I am not worthy.
An exhibition currently in Limerick Museum, 4th – 28th February 2020.
An exhibition of my work is currently running in the Limerick Museum. I know the title is can seem possibly a little unnerving. I have been asked to give some insight into the work. So here goes, by the way I am very new to writing a blog, hope it’s ok. I’m sure I will get better.
This work captures the child within all of us. I explore childhood sentiments and allow this thread to develop, even if on first observation it might be a little unnerving. Perhaps this is because there are elements present that we can relate to, as we cannot deny the fact we were all children once.
I aim to capture the vulnerability and the strength that children have in abundance. In these paintings I wish to explore this through the fragility of the child’s mind and the power mantras have on them. These mantras passed on in most part, innocently from parents, school, church. If we hear it and believe it to be real, we don’t question it.
For me, I felt at an early age reciting prayers in school to be somewhat uncomfortable. I heard each line I was saying but some words felt very uncomfortable to get off the end of my tongue. In particular, which wraps around the exhibition that l found difficult to say was “ I am not worthy, but only say the word and I shall be healed” really I am not worthy? This was a mantra repeated from us from the first day of school when brought to mass.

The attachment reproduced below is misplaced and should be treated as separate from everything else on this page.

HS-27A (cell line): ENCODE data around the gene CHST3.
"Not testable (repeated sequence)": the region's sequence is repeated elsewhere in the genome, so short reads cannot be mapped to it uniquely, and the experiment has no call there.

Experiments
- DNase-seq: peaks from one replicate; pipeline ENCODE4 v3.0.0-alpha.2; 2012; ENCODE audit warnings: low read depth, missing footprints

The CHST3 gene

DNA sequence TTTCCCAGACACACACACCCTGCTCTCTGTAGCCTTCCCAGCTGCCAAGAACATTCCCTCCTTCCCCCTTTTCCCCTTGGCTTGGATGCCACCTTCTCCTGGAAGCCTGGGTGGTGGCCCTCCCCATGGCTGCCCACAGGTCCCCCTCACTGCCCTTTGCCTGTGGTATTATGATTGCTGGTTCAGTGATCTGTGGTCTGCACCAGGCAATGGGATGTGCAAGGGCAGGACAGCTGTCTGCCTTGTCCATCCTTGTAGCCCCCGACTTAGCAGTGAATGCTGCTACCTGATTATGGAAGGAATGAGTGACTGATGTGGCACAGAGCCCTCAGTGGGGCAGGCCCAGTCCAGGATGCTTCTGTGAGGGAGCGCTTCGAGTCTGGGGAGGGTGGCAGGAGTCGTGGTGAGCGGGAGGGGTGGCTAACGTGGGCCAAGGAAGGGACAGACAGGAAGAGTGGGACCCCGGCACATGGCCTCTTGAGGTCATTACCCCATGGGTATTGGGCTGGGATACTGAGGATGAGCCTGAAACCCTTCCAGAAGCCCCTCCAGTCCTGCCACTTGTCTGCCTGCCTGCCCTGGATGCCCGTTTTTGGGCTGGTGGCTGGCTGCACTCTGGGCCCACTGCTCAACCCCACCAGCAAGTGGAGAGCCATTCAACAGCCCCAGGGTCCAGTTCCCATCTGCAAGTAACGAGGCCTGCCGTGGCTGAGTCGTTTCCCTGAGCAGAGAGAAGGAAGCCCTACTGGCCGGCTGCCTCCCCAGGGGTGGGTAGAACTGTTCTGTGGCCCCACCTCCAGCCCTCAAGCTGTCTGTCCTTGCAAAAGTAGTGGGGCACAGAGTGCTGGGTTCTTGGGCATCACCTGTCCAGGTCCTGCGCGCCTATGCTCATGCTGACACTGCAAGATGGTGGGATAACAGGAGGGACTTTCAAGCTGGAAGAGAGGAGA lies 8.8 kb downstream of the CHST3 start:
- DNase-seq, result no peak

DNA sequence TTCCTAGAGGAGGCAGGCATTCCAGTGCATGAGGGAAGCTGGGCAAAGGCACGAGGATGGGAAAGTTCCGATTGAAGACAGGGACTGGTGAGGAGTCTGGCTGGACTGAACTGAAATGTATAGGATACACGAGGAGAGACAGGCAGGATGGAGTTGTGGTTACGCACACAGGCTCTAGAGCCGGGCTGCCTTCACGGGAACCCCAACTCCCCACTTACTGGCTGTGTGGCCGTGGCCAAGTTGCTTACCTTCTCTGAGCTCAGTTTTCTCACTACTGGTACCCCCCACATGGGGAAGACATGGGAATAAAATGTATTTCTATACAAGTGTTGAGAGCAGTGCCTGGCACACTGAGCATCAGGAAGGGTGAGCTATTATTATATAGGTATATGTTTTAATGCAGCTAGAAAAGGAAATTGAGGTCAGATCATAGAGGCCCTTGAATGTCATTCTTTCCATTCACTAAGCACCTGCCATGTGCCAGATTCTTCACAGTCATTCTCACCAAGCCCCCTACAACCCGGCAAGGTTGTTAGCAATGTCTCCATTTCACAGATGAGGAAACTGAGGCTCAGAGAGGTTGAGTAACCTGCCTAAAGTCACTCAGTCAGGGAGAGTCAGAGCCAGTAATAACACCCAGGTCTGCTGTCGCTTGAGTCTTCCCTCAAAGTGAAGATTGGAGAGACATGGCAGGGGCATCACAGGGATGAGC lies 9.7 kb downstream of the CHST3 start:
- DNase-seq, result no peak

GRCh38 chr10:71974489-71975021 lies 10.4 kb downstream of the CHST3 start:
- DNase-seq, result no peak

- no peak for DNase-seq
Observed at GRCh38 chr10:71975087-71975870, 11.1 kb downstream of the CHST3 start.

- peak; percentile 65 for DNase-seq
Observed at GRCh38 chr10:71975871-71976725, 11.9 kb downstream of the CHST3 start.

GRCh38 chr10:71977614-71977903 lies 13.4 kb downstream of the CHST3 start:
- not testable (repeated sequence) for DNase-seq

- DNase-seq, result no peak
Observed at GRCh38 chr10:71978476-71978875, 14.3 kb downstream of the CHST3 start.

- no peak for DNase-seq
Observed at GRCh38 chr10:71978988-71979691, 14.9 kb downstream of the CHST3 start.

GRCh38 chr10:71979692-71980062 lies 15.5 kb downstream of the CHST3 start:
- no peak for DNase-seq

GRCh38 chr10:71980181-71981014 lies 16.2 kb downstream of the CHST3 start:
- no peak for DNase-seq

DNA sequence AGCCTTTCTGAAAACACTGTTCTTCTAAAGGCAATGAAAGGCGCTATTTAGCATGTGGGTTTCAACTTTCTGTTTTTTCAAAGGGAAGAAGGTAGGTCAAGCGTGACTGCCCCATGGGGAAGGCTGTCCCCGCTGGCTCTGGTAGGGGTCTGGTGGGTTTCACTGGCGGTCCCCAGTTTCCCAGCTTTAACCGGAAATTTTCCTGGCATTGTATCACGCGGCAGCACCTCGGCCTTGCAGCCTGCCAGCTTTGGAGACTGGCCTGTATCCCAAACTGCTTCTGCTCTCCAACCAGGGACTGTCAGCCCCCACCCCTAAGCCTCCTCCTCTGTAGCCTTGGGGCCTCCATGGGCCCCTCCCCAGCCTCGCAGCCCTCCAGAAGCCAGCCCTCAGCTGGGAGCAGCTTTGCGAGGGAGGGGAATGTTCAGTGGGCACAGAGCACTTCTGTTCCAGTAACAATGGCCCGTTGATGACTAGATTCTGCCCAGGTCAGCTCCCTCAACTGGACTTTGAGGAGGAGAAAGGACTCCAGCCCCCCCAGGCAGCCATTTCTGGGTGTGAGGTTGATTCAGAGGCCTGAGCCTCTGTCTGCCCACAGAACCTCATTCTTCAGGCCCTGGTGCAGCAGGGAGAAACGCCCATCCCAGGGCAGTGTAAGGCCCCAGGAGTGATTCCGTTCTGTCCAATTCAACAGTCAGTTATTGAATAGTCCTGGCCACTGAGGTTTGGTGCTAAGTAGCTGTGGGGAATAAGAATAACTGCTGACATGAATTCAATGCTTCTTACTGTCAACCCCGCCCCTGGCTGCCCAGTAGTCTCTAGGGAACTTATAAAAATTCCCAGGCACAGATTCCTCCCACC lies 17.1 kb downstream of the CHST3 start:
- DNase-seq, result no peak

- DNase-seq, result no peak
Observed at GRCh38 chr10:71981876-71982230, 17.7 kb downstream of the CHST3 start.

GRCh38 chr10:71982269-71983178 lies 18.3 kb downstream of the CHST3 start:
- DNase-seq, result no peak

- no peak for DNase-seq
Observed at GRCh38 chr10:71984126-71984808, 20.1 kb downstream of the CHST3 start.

It was not that I was brimming with confidence, it just didn’t sit with me, perhaps I was fearful that it might be true. Maybe I felt unworthy, who knows. All the more reason not to have a mantra that crushes you every time. I am not saying everybody felt the same, but I suppose I was never asked. Instead in church, I would lower my head and mumble a sound, believing that I could not lie I had to be in my truth.
It took me into my adulthood to realise that the power of the word on us at an early age can be damaging. In my work, the portraits depict this vulnerability that separates us from the crowd, that quietens our spirit, but only for a short time if we are lucky. We can tap into our strength, our feisty childish warrior to question these mantras that don’t fit with us. That our gut feeling is telling us that this does not feel right, to trust this gut.
The advantage of being an expert in childhood means we can remember what it means to be funny, carefree. This is how we developed our resilience by climbing trees and falling. How we fell down, dusted ourselves off and tried again. There were no failures just “That didn’t work this time, what can I do differently next time”. As adults we tend to be in our “adult” head, afraid to fail. Not trying, maybe because we believe we’re not good enough.
For the day that’s in it, Happy Valentine’s day. Be kind to yourself first and foremost, listen to the mantra you are telling yourself, does it fit?